The Libation Bearers proposed many questions about the workings of Greek society, and it is in The Eumenides that we at last find our answers. Unlike the prior two plays which are based on established legends describing the murder of Agamemnon by Clytaemnestra and that of Clytaemnestra by Orestes, events in The Eumenides are the sole creation of Aeschylus. For this reason, the play is filled with many references of immediate importance to the people of fifth-century Athens. First and foremost, the question of social equality between men and women is answered quite plainly when Apollo explains how women are merely vessels that nourish the man's seed without contributing anything to the growing baby. Convinced, Athena decides that avenging a father's death is more important than avenging that of a mother, reinforcing the fact that women belong in an inferior role to that of men. The decision to end the Oresteia in Athens is hardly a mistake, for the aged Aeschylus left for Sicily soon after the play's production and died there two years later, making the play a final farewell to the city that was his home and the citizens who were his fellow countrymen.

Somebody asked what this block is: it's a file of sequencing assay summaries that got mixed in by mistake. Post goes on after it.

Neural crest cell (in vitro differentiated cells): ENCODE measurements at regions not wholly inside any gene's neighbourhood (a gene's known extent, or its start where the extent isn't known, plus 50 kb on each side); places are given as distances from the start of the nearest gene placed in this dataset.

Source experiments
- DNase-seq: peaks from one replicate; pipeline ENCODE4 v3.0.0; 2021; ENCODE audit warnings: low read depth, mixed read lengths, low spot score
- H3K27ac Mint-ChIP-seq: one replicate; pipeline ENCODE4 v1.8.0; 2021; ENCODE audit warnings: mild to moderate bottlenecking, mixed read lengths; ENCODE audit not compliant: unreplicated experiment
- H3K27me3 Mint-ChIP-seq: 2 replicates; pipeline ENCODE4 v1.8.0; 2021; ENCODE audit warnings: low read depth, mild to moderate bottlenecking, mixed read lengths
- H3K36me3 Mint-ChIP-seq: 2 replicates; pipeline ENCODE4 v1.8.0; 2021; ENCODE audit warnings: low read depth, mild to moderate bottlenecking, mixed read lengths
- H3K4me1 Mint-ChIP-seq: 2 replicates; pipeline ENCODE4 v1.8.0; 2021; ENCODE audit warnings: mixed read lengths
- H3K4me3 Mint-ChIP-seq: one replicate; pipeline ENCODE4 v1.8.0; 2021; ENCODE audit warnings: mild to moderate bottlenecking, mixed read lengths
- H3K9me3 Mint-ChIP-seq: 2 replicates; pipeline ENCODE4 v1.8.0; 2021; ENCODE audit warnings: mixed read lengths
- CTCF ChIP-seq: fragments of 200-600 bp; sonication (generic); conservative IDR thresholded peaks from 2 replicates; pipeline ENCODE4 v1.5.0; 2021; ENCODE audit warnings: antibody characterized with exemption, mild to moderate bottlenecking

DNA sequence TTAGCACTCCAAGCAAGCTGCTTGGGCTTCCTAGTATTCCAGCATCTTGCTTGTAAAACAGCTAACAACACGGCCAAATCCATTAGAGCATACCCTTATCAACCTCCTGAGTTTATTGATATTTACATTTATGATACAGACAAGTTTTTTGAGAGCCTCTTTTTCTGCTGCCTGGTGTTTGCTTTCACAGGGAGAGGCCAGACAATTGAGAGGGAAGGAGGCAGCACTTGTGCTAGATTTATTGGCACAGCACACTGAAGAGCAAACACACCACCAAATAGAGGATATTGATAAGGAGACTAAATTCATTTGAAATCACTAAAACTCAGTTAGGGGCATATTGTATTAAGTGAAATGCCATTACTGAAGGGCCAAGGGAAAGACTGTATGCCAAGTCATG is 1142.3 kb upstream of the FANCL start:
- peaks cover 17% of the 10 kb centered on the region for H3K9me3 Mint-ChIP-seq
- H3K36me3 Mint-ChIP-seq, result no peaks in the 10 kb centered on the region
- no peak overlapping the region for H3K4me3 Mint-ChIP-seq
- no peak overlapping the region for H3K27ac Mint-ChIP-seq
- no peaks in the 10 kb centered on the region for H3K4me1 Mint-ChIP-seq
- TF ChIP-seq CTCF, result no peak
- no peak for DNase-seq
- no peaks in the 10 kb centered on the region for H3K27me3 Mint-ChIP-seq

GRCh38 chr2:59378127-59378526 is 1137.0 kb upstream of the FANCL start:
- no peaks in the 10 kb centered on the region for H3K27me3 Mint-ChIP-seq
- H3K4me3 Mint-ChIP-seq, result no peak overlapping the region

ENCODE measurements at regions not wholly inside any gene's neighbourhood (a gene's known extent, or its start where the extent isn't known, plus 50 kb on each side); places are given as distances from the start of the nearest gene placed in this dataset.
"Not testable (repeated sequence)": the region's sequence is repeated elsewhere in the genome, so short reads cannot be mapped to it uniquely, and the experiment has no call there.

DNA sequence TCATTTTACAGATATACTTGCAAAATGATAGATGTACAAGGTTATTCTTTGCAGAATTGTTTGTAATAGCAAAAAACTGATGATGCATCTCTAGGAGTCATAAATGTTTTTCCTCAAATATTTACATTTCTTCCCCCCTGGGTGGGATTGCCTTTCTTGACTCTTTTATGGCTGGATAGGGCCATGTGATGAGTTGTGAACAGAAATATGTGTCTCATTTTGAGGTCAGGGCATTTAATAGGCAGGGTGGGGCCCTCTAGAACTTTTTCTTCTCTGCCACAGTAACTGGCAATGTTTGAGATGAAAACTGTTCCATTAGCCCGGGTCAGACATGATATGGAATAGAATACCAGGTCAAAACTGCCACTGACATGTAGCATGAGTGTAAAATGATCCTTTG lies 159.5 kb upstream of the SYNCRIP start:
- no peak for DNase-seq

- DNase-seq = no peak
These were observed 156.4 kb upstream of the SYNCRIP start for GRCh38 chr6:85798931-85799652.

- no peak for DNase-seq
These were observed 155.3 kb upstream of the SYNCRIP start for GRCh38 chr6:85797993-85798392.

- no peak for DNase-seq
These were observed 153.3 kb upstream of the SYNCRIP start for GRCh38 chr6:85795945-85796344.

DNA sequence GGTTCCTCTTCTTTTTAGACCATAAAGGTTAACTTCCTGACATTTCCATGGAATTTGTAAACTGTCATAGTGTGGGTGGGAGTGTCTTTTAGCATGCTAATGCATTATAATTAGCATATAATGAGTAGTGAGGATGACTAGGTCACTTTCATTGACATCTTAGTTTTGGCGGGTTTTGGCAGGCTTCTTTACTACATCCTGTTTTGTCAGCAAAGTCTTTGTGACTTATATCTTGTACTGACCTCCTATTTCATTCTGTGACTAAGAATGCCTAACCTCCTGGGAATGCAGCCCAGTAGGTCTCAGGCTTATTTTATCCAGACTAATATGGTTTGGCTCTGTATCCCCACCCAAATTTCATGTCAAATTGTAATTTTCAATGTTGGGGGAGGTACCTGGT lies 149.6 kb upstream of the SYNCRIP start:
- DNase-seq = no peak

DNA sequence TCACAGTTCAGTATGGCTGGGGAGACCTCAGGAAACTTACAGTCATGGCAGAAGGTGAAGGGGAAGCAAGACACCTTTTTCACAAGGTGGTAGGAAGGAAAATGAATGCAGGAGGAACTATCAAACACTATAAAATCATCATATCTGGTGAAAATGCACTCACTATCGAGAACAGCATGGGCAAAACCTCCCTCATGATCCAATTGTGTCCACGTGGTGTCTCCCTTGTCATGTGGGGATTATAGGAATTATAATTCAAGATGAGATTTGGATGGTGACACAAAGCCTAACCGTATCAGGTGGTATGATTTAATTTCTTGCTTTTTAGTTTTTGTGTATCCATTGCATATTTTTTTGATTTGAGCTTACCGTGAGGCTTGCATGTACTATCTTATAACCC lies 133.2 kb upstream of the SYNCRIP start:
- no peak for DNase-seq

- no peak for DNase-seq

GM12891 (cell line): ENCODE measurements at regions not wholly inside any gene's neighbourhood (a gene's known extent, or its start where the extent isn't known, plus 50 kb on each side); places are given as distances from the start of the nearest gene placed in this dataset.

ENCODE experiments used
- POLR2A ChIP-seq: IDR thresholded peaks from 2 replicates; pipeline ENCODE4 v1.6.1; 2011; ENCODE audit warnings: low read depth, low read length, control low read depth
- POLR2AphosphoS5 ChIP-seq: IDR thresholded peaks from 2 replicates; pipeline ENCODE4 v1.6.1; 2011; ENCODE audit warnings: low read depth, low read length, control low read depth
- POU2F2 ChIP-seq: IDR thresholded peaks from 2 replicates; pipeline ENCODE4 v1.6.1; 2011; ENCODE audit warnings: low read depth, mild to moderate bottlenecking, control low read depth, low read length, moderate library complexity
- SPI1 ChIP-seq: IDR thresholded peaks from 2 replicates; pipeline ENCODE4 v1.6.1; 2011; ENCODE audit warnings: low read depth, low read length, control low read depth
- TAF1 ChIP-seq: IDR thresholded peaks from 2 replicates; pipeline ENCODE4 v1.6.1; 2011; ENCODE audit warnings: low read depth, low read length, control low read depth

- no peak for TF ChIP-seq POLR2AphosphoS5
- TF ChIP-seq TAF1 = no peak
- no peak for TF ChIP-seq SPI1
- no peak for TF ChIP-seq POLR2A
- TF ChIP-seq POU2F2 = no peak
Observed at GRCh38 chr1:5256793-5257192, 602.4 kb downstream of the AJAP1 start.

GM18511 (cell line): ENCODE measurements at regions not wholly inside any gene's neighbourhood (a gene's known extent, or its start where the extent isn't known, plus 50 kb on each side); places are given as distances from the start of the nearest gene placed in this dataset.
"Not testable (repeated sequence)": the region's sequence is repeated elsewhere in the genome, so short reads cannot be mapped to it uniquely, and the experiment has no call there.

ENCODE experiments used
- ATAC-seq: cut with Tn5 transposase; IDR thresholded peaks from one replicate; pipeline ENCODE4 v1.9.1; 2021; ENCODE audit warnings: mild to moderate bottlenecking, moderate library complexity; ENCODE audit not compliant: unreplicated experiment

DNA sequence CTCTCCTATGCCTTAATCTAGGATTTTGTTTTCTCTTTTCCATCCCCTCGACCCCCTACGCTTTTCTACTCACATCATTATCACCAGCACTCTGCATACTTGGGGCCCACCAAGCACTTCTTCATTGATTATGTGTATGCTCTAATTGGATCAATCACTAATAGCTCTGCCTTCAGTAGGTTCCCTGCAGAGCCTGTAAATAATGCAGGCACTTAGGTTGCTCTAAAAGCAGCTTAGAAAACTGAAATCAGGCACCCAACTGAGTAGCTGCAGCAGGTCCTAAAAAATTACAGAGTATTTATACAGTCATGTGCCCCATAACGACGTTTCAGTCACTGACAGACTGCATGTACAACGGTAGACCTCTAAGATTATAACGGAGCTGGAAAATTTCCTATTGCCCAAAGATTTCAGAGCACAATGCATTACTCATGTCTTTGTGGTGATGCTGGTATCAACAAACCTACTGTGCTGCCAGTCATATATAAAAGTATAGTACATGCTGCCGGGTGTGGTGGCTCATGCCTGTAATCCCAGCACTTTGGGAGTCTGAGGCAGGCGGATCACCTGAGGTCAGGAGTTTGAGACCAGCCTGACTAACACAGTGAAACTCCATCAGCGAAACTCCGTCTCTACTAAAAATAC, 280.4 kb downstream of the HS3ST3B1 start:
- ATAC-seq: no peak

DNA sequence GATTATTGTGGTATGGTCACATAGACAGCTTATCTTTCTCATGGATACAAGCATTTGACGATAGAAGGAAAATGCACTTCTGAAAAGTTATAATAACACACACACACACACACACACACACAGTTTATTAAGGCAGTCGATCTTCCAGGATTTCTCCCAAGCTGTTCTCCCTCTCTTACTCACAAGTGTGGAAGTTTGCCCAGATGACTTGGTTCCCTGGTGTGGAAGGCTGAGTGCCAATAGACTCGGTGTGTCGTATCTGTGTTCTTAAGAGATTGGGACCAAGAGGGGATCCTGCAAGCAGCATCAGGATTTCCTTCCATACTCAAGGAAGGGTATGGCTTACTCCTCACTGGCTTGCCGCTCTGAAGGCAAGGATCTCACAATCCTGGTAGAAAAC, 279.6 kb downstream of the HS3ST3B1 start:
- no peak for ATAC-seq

The establishment of a court by Athena is very important as well, since Athens had traditionally been controlled by a group of aristocrats called the Areopagus Council, meeting on the "Hill of Ares" located northwest of the Acropolis. However, with the growing popularity of democracy in 462 B.C., the Areopagus Council was stripped of all lawmaking responsibilities and given the power only to be a homicide court to try accused murders. This historical event has great significance in understanding The Eumenides, for the Furies undergo a similar transformation. Like the Areopagus Council, the Furies are very ancient, and they tried to resist the changed world that surrounds them, clinging stubbornly to their old beliefs. The Furies reflect aristocratic tendencies in their disdain for the younger gods, just as the Areopagus Council surely viewed the young democratic ideas in Athens with this same contempt.